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27 minutes
First broadcast:
Saturday 01 September 2012

Cherrie McIlwaine presents the weekly programme for keen gardeners with the latest advice, news and visits to gardens large and small around the province.

  • Cherrie with BBC Gardener of the Year 2001 Adrian Walsh

    Cherrie with BBC Gardener of the Year 2001 Adrian Walsh

  • Adrian's Garden

    Adrian's Garden

  • Official Opening of the NI Children's Hospice Garden

    Official Opening of the NI Children's Hospice Garden

  • Late Summer Thoughts

    There’s something lovely about the ease of the garden in late summer, isn’t there? The urgency of spring is over and even though everything is sprawling and tumbling and needing tidied, the sheer relaxation of it all is a tonic.
    I know there is work ahead with lots to tidy and trim, but for the moment I’m happy just to let it rest and to enjoy the bright stabs of colour which late flowering plants bring. I’m grateful for the lofty, wafting spears of the Verbena Bonariensis with their little purple hats and the cerise and plum whorls of the Monarda, which the bees love too. There’s a pale yellow rose about to break bud and a delicate Clematis which I thought I had lost and whose name escapes me, which is snaking it’s delicate way back up the rose arch, and elsewhere the vivid flowers of Crocosmia make the garden glow.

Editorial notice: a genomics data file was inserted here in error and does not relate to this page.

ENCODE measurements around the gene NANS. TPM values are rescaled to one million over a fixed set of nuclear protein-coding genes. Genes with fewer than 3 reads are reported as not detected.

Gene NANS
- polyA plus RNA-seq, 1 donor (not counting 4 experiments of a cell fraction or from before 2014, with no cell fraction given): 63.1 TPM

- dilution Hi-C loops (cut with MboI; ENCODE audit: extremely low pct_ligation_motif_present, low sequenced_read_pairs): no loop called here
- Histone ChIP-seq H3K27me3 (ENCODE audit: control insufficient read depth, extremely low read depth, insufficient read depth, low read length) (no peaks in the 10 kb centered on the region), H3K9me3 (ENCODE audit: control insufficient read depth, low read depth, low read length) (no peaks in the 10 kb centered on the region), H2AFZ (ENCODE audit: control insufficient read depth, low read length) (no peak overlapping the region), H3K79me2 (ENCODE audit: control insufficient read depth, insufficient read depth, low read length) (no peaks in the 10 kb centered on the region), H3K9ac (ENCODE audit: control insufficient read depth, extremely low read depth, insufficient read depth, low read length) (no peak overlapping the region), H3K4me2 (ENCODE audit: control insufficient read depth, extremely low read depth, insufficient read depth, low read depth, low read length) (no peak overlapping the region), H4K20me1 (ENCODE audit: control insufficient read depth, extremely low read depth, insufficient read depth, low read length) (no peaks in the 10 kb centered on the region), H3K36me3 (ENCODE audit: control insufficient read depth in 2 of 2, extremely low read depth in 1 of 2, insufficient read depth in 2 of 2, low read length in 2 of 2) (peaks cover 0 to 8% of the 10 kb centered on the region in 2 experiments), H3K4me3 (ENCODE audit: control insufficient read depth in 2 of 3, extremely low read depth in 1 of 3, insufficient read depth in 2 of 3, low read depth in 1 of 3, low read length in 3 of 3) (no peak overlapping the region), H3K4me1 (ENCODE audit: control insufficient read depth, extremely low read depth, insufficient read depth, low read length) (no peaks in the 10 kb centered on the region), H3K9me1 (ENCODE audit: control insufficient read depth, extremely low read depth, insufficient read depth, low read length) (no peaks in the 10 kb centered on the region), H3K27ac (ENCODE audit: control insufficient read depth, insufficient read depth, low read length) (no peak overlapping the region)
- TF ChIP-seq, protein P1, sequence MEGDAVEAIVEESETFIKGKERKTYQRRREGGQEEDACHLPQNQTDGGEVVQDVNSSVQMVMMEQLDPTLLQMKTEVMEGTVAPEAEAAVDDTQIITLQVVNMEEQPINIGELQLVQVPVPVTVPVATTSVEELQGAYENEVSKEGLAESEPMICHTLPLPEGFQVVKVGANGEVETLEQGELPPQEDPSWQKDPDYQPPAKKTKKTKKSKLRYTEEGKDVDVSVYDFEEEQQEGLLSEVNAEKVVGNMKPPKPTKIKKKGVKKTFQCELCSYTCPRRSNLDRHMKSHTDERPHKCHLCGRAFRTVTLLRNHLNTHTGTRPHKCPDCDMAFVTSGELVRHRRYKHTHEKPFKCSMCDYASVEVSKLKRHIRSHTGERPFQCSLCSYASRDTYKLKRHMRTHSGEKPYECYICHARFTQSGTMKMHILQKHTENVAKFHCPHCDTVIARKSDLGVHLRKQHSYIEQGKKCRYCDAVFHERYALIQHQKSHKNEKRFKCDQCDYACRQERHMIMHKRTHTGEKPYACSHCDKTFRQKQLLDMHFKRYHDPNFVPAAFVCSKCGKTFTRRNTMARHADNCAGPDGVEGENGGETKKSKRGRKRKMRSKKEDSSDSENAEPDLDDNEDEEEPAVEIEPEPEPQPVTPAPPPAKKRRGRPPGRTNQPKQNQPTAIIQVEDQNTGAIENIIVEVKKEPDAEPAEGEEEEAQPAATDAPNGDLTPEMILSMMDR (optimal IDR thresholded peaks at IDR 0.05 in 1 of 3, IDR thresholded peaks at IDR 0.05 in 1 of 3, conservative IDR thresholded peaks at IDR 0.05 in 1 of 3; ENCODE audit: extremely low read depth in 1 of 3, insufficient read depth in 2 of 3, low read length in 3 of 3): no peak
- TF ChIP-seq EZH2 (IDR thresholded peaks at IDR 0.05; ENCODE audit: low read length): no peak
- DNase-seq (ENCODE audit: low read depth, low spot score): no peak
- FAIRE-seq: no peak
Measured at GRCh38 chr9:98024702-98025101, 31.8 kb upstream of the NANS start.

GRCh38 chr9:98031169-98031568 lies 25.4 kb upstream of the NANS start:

Talking of gratitude (and bees) even though it seeds itself all over the place, there is nothing like Oregano for flowering it’s head off whatever the weather, and if more reward was needed there’s the fact that it turns the garden into a bee-loud glade as the bees nose and swoop in search of nectar.
    Purples and golds were jumping out at us too when we went to visit Adrian Walsh’s garden during the week where Verbena B (which self-seeds like mad) and Helenium daisies were happily responsible. Adrian loves grasses and plants with interesting seed heads, so his garden always looks plant-packed, painterly and interesting. With the cool stems of the silver birch and the bright berries from a neighbouring Rowan Tree the garden looked lovely and full of energy and interest even on a wet and blustery day.
    It was bordering on the torrential when I went to Enniskillen recently for the official opening of the new garden at Horizon West which is home to The Northern Ireland Children’s Hospice at Killadeas.
    But the black-cloud downpours were tempered with the bright sunshine so we were able to enjoy the opening speeches in the open air and at the second attempt (having been soaked the first time) to record an interview for this week’s programme. John Adkins and John Little from the gardening charity Greenfingers who specialise in creating hospice gardens, had travelled from England for the occasion and it was lovely to meet them and Ellen and Aisling from the Children’s Hospice and to hear about the great on-going work which has been carried out by the local fundraising committee. The garden which is full of light, sits on a hilltop site in Killadeas surrounded by rolling fields and they are always on the lookout for keen gardeners to lend a hand so if you live locally and would like to help, they’d love to hear from you.


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